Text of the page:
In a study published in the journal Child and Adolescent Psychiatric Clinics of North America, Dr. Venkat and colleagues described important aspects of managing agitation in patients with ASD who present to the ED. The article notes that ASD is characterized by impairment in social interactions and communication skills. ASD is also characterized by other non-specific atypical behaviors, such as anxiety, depression, attention issues, temper tantrums, and aggression or self-injury. “Those with ASD often have impairments in cognitive and adaptive functioning, learning styles, attention skills, and sensory processing abilities,” Dr. Venkat says. “ED personnel and crisis responders need to understand the unique needs of individuals with ASD so that they can rapidly assess and optimally treat patients in a manner that is least restrictive.”
According to Dr. Venkat, the challenge for ED personnel is to gather the key information that is needed to address issues that may be underlying or contributing causes of the ED visit. “Signs of acute agitation may be the tip of the iceberg to the underlying causes beneath the surface,” he says. ED personnel need to conduct an initial assessment that focuses on what’s driving the crisis behaviors and differentiate them from those that may be typical of ASD symptoms.
During patient assessment, ED personnel should explore possible contributing medical, psychiatric, and sensory factors as well as issues with communication, social, and motor skills. It is also important to gather information on cognitive and academic issues as well as family or community environment issues. “EDs are challenging settings to care for patients with ASD because they’re fast-paced environments that are filled with many people trafficking the halls and exam rooms,” says Dr. Venkat. “There are also many noises that can affect sensory processing. These factors can increase the likelihood of patients becoming agitated.”
It is important to individualize treatments and interventions to patients and their families during emergency treatment and in crisis situations. For individuals with ASD, agitation symptoms are often expressed in atypical and unusual ways. It is important to rule out or address any medical factors that may be contributing to the presenting symptoms. “We need to determine if there are underlying medical causes that change behaviors and if we can intervene with treatment to improve these behaviors,” Dr. Venkat says.
A primary goal of healthcare providers in ED settings should be to provide safe and effective care using a least-restrictive treatment model (Figure). “Ideally, we want to avoid using restraints in patients with ASD because they can be unsafe and reduce satisfaction with care from patients, families, and caregivers,” says Dr. Venkat. “In some cases, sedation may be a better option. By taking a stepwise approach, we can systematically meet the needs of patients based on their unique circumstances.”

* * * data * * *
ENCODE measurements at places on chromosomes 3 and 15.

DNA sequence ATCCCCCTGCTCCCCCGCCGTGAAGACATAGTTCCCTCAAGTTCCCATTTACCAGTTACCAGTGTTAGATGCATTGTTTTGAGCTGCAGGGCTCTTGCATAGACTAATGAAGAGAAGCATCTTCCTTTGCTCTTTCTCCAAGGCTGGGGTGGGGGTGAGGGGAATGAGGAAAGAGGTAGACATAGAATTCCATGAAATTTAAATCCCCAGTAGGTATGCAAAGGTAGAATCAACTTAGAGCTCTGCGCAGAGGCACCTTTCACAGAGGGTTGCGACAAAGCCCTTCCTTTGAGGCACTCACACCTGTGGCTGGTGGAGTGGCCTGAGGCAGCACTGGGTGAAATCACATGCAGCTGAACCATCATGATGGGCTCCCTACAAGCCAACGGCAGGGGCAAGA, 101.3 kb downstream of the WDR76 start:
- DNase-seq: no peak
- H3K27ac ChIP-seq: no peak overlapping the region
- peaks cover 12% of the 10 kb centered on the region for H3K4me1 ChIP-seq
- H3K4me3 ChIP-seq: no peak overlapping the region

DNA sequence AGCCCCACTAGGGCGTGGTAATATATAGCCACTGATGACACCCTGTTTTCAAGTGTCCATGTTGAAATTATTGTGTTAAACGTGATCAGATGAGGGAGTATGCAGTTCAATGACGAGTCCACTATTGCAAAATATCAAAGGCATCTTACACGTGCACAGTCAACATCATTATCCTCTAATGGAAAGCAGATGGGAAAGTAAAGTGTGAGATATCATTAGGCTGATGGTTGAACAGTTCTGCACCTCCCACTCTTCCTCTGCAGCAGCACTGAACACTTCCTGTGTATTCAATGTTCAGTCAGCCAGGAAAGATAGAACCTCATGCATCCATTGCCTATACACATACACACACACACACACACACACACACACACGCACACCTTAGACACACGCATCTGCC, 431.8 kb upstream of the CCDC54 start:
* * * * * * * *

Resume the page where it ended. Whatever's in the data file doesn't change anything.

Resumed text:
Pharmacologic management of acute agitation in patients with autism in the ED can be a helpful adjunct, but Dr. Venkat says this should be reserved for use only after therapeutic communication using verbal de-escalation techniques are tried. “Efforts should be made to ensure that patients and staff are safe, but medication should be considered if necessary,” he says. “We should also ask parents or caregivers about previous needs for medications to reduce anxiety or agitation and how patients responded to these treatments.”
It is critically important to educate parents and caregivers about all processes and decisions that are made throughout the treatment of patients with ASD in the ED, according to Dr. Venkat. “Parents and caregivers can help ED personnel find effective strategies to communicate with patients,” he says. “They can also help us make adaptation to environmental stimulants, such as lighting in the exam room or the number of staff members that are working on the patient.” Parents and caregivers can also help weigh the risks and benefits of using specific treatments to reduce agitation.
Ultimately, Dr. Venkat says the key to managing ASD in the ED is to consider how best to care for patients with this condition before they present. “Adapting protocols in the ED to meet the needs of patients with ASD and their families will ultimately lead to more successful outcomes,” he says.
Readings & Resources (click to view)
McGonigle JJ, Venkat A, Beresford C, Campbell TP, Gabriels RL. Management of agitation in individuals with autism spectrum disorders in the emergency department. Child Adolesc Psychiatric Clin N Am. 2014;23:83-95. Available at: http://www.sciencedirect.com/science/article/pii/S1056499313000850.
McGonigle JJ, Migyanka JM, Glor-Scheib SJ, et al. Development and evaluation of educational materials for pre-hospital and emergency department personnel on the care of patients with autism spectrum disorder. J Autism Dev Disord. 2014;44:1252-1259.
Venkat A, Jauch E, Russell WS, Crist CR, Farrell R. Care of the patient with an autism spectrum disorder by the general physician. Postgrad Med J. 2012;88:472-481.
Kalb LG, Sturat EA, Freeman B, et al. Psychiatric-related emergency departments visits among children with autism spectrum disorders. Pediatr Emerg Care. 2012;28:1269-1276.
Owley TB. Treatment with individuals with autism spectrum disorders in emergency department: special considerations. Clin Pediatr Emerg Med. 2004;5:187-192.